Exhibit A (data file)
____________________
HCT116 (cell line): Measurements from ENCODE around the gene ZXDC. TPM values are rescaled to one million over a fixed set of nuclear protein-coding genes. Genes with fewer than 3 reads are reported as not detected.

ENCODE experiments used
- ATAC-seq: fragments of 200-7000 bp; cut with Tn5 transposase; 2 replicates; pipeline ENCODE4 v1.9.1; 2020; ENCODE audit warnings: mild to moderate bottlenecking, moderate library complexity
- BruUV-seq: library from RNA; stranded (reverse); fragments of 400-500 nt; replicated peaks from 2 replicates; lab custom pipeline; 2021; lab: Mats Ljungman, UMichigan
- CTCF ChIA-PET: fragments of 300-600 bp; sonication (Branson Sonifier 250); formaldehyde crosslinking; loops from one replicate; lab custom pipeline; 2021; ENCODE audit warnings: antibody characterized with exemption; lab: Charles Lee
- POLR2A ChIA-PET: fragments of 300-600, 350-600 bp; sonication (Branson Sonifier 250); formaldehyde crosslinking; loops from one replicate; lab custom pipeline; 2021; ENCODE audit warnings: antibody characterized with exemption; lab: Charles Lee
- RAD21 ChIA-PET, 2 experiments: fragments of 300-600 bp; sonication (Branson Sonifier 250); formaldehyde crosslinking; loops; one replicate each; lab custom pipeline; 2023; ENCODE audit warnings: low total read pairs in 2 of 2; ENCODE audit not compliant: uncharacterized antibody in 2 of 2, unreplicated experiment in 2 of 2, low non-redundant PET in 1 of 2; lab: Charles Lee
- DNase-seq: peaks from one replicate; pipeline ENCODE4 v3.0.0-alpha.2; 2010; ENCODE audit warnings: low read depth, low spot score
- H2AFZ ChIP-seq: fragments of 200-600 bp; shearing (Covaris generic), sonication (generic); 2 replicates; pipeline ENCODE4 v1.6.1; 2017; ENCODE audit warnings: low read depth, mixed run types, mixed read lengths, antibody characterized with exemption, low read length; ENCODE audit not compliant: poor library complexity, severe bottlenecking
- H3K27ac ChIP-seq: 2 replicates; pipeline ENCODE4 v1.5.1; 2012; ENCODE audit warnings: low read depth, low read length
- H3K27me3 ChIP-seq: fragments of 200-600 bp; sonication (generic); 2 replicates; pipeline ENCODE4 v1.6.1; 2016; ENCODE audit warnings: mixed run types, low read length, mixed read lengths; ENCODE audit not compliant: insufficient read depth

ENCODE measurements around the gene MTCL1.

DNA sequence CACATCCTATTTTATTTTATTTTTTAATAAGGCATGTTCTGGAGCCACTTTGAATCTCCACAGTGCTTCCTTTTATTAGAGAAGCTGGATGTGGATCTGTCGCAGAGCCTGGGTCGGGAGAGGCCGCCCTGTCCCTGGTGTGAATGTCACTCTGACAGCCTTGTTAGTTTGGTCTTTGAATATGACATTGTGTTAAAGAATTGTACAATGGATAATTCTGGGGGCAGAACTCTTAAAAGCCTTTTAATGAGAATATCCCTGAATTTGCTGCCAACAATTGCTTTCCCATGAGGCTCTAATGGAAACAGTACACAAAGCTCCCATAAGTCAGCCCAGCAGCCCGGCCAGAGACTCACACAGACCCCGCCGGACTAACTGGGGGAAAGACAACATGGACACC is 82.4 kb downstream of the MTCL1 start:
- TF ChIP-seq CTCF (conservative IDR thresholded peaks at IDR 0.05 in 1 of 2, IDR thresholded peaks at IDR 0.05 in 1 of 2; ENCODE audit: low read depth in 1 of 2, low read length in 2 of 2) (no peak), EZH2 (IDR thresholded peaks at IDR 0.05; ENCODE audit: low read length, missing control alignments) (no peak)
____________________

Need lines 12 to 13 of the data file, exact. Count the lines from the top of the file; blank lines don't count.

ENCODE measurements around the gene MTCL1.

DNA sequence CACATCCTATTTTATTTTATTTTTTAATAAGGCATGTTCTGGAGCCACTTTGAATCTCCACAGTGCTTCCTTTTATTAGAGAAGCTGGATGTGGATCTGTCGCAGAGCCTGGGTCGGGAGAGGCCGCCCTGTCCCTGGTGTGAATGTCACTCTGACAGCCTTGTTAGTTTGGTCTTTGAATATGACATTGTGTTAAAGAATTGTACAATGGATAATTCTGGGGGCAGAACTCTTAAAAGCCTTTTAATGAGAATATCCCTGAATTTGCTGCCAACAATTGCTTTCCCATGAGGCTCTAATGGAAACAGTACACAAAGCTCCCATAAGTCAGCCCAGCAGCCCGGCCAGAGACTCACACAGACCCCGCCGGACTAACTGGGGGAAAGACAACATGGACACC is 82.4 kb downstream of the MTCL1 start: